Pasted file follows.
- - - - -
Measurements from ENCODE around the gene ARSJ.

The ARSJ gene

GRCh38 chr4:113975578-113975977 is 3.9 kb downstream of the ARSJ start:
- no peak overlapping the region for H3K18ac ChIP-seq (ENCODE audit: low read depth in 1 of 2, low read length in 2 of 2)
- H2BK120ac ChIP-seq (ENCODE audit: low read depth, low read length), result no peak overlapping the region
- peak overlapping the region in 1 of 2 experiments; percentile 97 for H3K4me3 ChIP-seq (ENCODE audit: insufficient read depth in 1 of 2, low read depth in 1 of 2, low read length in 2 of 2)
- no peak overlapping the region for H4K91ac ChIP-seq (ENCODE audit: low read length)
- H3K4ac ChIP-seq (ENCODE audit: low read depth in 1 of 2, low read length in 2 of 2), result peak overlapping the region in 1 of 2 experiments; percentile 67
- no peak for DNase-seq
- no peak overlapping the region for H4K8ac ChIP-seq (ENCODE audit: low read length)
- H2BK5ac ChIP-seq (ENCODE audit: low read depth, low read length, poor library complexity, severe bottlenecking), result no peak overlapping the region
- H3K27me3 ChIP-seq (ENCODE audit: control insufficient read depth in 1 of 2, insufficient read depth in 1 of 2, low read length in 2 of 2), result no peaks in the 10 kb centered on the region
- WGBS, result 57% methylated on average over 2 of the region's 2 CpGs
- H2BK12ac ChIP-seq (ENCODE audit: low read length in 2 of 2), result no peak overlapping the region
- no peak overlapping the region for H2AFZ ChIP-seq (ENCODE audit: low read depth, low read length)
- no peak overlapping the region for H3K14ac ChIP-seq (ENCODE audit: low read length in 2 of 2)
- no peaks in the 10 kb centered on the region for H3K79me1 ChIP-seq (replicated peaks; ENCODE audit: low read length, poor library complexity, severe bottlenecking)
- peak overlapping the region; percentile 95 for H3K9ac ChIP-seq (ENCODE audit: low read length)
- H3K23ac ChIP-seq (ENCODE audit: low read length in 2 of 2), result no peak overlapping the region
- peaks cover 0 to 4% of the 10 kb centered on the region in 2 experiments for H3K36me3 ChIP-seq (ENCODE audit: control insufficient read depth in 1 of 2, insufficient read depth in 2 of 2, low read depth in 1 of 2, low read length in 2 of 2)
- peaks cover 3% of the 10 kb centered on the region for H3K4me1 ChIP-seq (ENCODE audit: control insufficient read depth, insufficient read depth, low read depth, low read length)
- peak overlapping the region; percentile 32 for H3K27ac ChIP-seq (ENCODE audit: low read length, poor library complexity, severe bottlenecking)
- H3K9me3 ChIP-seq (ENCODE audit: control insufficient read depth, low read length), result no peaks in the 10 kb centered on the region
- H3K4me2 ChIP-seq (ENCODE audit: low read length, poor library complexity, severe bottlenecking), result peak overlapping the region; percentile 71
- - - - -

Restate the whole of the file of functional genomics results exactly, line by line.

Measurements from ENCODE around the gene ARSJ.

The ARSJ gene

GRCh38 chr4:113975578-113975977 is 3.9 kb downstream of the ARSJ start:
- no peak overlapping the region for H3K18ac ChIP-seq (ENCODE audit: low read depth in 1 of 2, low read length in 2 of 2)
- H2BK120ac ChIP-seq (ENCODE audit: low read depth, low read length), result no peak overlapping the region
- peak overlapping the region in 1 of 2 experiments; percentile 97 for H3K4me3 ChIP-seq (ENCODE audit: insufficient read depth in 1 of 2, low read depth in 1 of 2, low read length in 2 of 2)
- no peak overlapping the region for H4K91ac ChIP-seq (ENCODE audit: low read length)
- H3K4ac ChIP-seq (ENCODE audit: low read depth in 1 of 2, low read length in 2 of 2), result peak overlapping the region in 1 of 2 experiments; percentile 67
- no peak for DNase-seq
- no peak overlapping the region for H4K8ac ChIP-seq (ENCODE audit: low read length)
- H2BK5ac ChIP-seq (ENCODE audit: low read depth, low read length, poor library complexity, severe bottlenecking), result no peak overlapping the region
- H3K27me3 ChIP-seq (ENCODE audit: control insufficient read depth in 1 of 2, insufficient read depth in 1 of 2, low read length in 2 of 2), result no peaks in the 10 kb centered on the region
- WGBS, result 57% methylated on average over 2 of the region's 2 CpGs
- H2BK12ac ChIP-seq (ENCODE audit: low read length in 2 of 2), result no peak overlapping the region
- no peak overlapping the region for H2AFZ ChIP-seq (ENCODE audit: low read depth, low read length)
- no peak overlapping the region for H3K14ac ChIP-seq (ENCODE audit: low read length in 2 of 2)
- no peaks in the 10 kb centered on the region for H3K79me1 ChIP-seq (replicated peaks; ENCODE audit: low read length, poor library complexity, severe bottlenecking)
- peak overlapping the region; percentile 95 for H3K9ac ChIP-seq (ENCODE audit: low read length)
- H3K23ac ChIP-seq (ENCODE audit: low read length in 2 of 2), result no peak overlapping the region
- peaks cover 0 to 4% of the 10 kb centered on the region in 2 experiments for H3K36me3 ChIP-seq (ENCODE audit: control insufficient read depth in 1 of 2, insufficient read depth in 2 of 2, low read depth in 1 of 2, low read length in 2 of 2)
- peaks cover 3% of the 10 kb centered on the region for H3K4me1 ChIP-seq (ENCODE audit: control insufficient read depth, insufficient read depth, low read depth, low read length)
- peak overlapping the region; percentile 32 for H3K27ac ChIP-seq (ENCODE audit: low read length, poor library complexity, severe bottlenecking)
- H3K9me3 ChIP-seq (ENCODE audit: control insufficient read depth, low read length), result no peaks in the 10 kb centered on the region
- H3K4me2 ChIP-seq (ENCODE audit: low read length, poor library complexity, severe bottlenecking), result peak overlapping the region; percentile 71